A Little Warning About Masters

A genuine martial arts master will not offer a flowery preamble of gymnastic flair before a fight. He’s just going to stand there and when you are done bragging about the latest MMA class you’ve taken, and finally exhume more courage from your ego than common sense, and attack him…he’s going to punch through your ribcage and pull out your still-beating heart like an Aztec priest if only so he can show you how small your heart is before you die.

Similarly, a master filmmaker does not need twenty angles of a single event.  He might take three, four if it is important.

There is a growing trend in many filmmakers (some of them being A-list directors of some of the biggest franchises in the world—which is unfortunate because it adds the air of credibility to bad directing) to just film by barrage; that is to say, just shoot hand-held, from odd angles, in five-to-ten different directions and let the editor cobble together the scene.

Wrong.

Storyboard your shots—physically, or at the very least mentally—and shoot with precision.

Learn your angles and know the difference between your angles. Learn how to build complimentary frames by precise and escalating (or intimating) orbits of the camera.  This is best achieved by understanding your physical space (the set) and the action of the characters within that space (blocking and choreography).  Learn how objects move in three dimensions, then learn how to block your action so that you can find the best frame, and the best composition that still supplies the scene with its energy, depth/distance and mood.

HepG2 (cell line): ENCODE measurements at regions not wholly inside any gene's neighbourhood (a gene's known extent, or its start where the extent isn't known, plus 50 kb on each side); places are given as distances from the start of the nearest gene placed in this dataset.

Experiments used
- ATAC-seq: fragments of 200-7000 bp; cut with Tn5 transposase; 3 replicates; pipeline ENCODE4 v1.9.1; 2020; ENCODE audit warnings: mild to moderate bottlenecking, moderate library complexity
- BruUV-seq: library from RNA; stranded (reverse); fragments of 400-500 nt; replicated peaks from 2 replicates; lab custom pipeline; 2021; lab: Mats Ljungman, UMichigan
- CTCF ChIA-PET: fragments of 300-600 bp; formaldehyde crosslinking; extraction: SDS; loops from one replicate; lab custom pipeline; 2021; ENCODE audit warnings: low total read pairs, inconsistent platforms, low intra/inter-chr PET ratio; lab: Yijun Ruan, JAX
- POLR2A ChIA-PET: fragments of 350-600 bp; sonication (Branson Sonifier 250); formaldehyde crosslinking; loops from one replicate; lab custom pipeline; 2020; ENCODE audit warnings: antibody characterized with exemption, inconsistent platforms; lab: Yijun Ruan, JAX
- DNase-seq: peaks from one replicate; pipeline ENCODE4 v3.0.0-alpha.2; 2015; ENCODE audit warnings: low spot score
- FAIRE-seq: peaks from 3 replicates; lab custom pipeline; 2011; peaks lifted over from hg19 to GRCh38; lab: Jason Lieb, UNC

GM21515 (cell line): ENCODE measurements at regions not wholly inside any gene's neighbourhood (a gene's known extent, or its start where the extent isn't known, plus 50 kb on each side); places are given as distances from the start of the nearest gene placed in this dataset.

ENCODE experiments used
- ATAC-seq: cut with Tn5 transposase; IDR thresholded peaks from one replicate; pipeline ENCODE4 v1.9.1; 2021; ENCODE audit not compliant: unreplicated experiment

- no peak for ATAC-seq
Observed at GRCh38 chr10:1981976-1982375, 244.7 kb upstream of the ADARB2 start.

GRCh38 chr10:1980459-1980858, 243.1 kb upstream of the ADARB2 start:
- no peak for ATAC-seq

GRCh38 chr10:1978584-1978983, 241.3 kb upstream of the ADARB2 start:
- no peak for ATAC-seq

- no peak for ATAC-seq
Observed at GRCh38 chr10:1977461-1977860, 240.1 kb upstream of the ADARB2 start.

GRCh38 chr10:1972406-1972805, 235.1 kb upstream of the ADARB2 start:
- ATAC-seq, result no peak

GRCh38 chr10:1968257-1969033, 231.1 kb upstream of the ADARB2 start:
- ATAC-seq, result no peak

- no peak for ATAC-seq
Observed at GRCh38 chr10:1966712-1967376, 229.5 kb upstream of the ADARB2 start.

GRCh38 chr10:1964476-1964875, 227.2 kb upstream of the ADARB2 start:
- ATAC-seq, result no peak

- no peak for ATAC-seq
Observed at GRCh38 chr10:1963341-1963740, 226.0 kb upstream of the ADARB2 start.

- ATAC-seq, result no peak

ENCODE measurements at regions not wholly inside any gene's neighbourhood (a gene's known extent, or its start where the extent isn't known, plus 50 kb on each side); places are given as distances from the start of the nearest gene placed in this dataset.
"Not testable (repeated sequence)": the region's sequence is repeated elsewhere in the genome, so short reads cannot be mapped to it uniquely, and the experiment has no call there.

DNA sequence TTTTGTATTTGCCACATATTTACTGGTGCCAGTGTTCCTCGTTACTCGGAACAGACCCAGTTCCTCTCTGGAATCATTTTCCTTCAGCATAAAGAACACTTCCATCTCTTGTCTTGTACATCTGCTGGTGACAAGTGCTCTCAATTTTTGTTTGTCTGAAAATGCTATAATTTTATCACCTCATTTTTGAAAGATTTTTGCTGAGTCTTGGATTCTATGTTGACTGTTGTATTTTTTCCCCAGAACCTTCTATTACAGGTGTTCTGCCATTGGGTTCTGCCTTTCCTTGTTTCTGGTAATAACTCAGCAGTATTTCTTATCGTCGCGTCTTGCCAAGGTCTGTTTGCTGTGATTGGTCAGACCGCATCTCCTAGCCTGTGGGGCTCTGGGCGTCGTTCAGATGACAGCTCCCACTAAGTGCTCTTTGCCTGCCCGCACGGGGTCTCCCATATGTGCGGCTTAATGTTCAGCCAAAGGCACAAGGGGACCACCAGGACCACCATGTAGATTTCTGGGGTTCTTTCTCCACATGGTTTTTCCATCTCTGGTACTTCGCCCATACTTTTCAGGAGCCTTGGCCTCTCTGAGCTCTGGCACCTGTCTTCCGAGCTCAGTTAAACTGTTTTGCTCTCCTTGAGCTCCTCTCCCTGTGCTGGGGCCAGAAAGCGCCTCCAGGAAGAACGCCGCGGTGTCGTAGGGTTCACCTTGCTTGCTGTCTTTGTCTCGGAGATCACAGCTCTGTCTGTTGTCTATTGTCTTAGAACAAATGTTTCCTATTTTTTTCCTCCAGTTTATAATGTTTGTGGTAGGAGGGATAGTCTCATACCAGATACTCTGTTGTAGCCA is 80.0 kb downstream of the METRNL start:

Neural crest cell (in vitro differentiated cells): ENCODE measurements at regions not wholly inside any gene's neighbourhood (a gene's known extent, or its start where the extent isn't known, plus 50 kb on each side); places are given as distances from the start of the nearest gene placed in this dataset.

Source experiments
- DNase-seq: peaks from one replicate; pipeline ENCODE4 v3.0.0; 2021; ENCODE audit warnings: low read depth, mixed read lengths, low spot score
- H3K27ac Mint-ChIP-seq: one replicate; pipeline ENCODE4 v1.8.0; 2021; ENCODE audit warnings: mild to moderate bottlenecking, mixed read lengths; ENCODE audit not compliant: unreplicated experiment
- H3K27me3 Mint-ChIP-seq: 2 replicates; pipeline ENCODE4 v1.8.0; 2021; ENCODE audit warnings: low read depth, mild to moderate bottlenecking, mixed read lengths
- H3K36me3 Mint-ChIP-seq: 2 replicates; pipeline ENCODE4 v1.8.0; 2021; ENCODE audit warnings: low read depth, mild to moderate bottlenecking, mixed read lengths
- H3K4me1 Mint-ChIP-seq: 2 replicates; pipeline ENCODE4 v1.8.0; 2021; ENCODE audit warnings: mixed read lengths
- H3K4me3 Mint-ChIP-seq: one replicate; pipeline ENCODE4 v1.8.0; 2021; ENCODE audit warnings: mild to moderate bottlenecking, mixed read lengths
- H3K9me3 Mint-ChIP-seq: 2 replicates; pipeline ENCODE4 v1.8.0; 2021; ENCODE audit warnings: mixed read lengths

For example, watch the framing of shots on directors like Steven Spielberg, James Cameron, Ridley Scott, David Fincher, David Lean, Martin Scorcese, Charlie Chaplan, Stanley Kubrick—learn from the masters. For example, Steven Spielberg is awesome at master shots, so is James Cameron. Once you have your meticulously manicured master, you can just pop in with close-ups, reverses and a few punch ins and your solid.

Obviously, it must conceded that one must shoot according to the story. If that’s short lenses, long lens, on sticks or hand held…so be it.

This post is motivated by recent films and movies I’ve watched this week. For example, in The American, the camera is always still—as if perched—just like George Clooney’s character Jack is throughout the film. Also, in The American (and I’ll go into this in a later post) the film is shot almost entirely in the 1st person.  You only ever see what George Clooney sees, which adds to the film’s claustrophic, detached and arrested mood.  Other movies like The Chronicles of Narnia: The Voyage of the Dawn Treader had shots that were completely random—like, why on Earth (or Narnia) are you shooting this scene from this angle?

There is a science (and art) to learning how the camera slowly eavesdrops or invades any scene in a film.

Showing up with a camera and just shooting stuff isn’t being a director. That’s just being an untrained cameraman.

Know the difference.